• 5. The subjects.A mini-overview of all the subjects and a quick word of advice on each of them:Pathology Pharmacology Neurology Reproductive Biology• Immunology • Drug-Receptor Interactions • Cerebral bloodflow and CSF • Endocrinology• Virology • Neural transmission • Somatic sensation and pain • Ethics• TSEs • Cardiovascular • Motor systems • Sexual Differentiation• Parasitology • Renal • Sensory systems • Gonads, Gametes and ovarian cycle• Fungi • Pharmacokinetics • Development • Fertilisation• Bacteriology • Inflammation • Motivation • Pregnancy• Cardiovascular • Chemotherapy • Mental Illness • Population• Cancer • Memory • STDs Every single word of the • CognitionImmunology is the • Pharmacology Needs the least amount of work of handout can come up in all subjects. No negative marking.most important path the exam, especially thesubject as it is footnotes! The first term is morecontained in all other physiological, the secondsubjects covered Needs by far the most term more psychological,later in the year. Make amount of work, not only but still requiressure you start the because of the negative understanding of complexyear knowing this marking. information.well. Even though there is noNegative marking in negative marking, the openthe exam means you questions require quiteneed to know intense preparation.everything well andwith certainty.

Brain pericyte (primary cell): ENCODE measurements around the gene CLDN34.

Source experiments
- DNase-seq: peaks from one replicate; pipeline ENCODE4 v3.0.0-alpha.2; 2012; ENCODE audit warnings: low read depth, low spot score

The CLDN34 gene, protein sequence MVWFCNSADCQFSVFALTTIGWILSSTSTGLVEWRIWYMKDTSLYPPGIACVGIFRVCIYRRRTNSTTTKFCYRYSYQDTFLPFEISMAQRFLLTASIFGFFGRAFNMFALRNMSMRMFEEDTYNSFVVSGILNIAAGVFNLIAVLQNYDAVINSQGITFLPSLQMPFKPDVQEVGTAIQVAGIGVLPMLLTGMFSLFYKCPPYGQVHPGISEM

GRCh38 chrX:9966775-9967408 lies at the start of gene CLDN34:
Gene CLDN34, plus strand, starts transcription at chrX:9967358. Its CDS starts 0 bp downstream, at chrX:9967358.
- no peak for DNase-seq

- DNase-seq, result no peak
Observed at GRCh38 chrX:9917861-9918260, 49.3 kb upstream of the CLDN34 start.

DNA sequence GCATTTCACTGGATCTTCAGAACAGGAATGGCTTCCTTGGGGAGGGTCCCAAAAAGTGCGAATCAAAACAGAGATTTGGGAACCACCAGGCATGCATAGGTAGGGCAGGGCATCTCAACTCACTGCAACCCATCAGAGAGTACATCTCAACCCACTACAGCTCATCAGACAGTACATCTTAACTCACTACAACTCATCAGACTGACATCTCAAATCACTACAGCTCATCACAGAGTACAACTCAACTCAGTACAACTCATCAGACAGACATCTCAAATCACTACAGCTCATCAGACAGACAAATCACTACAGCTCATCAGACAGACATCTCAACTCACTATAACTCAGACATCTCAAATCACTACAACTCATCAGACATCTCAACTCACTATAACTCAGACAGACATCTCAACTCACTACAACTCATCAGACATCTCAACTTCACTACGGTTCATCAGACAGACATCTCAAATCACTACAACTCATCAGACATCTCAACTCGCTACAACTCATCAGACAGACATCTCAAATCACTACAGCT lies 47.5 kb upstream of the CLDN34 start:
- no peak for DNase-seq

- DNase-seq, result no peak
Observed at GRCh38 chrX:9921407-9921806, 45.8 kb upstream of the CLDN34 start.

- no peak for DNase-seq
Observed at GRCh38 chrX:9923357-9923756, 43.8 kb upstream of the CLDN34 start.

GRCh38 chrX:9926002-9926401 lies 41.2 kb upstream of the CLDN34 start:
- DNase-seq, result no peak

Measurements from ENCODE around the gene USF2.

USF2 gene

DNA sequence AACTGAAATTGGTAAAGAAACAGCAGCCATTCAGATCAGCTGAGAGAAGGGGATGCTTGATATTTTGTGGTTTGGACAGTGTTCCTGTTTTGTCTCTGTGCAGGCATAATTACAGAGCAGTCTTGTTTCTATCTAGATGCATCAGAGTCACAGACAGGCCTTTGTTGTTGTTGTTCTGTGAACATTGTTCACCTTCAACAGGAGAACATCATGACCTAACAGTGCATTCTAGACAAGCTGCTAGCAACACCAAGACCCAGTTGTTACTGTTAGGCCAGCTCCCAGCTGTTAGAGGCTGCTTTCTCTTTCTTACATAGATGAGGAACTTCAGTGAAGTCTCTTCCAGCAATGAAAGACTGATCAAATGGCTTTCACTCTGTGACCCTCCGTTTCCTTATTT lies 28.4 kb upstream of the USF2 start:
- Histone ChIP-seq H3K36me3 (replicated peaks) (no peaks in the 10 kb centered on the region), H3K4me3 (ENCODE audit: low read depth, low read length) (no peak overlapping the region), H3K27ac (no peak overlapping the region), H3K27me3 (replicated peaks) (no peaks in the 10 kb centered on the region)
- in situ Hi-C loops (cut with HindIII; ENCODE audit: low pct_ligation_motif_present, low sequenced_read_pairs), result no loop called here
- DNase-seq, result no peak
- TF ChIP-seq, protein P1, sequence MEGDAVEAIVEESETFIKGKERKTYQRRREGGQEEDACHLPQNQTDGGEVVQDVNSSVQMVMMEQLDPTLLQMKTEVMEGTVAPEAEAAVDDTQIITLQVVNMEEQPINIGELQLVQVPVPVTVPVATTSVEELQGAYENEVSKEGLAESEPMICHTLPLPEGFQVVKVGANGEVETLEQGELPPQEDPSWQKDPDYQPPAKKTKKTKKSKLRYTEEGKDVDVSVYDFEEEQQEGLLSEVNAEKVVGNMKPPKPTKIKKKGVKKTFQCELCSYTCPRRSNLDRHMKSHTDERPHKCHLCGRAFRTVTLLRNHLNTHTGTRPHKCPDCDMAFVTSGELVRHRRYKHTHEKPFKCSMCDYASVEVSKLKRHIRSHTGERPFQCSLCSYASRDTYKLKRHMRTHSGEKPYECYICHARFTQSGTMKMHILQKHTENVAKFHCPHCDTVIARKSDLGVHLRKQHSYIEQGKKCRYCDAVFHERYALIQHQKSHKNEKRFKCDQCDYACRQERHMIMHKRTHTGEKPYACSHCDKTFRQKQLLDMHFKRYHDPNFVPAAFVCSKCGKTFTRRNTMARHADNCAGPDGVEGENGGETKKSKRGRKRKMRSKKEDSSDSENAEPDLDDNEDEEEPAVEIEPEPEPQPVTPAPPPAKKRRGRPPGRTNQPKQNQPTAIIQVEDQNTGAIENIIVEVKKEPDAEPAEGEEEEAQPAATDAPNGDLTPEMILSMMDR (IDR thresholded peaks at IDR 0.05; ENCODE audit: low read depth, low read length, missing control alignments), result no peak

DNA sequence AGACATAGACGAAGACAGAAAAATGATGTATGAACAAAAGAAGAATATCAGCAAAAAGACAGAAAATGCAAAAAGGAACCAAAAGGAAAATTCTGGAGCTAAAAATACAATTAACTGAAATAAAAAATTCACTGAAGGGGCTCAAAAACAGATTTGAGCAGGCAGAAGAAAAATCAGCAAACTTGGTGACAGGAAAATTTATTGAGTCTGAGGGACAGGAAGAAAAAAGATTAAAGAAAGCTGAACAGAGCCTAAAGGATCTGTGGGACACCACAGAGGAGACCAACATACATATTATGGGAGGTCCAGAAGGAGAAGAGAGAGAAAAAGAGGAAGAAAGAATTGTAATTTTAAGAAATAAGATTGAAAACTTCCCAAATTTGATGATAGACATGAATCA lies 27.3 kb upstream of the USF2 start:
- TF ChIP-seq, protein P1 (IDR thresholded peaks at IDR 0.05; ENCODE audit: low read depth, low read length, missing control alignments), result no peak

• 6. The connections.The lines show subjects that are interrelated.Just appreciate the connections, no need to look at the details.Pathology Pharmacology Neurology Reproductive Biology• Immunology • Drug-Receptor Interactions • Cerebral bloodflow and CSF • Endocrinology• Virology • Neural transmission • Somatic sensation and pain • Ethics• TSEs • Cardiovascular • Motor systems • Sexual Differentiation• Parasitology • Renal • Sensory systems • Gonads, Gametes and ovarian cycle• Fungi • Pharmacokinetics • Development • Fertilisation• Bacteriology • Inflammation • Motivation • Pregnancy• Cardiovascular • Chemotherapy • Mental Illness • Population• Cancer • Memory • STDs • Cognition • Pharmacology • NeuroanatomyYou can immediately see that there are no horizontal lines...This is why most things only come together in the end, when you have worked through the whole material.Ideally, subjects should be taught alongside each other, but now you know what to expect.You have to be patient... ;-)
  • 7. The connections. ...more pleasantly displayed showing interrelated topics. Signaling Receptors Pathology Immunology Pharmacology Cardiovascular Bacteriology Parasitology Cancer Chemotherapy Signaling & Receptors some of Virology, TSEs Neural transmission (perhaps these two have the least in common) Inflammation Histopathology Neurology Signaling Immunology Receptors Hypothalamus Pituitary Reproductive Biology & Ethics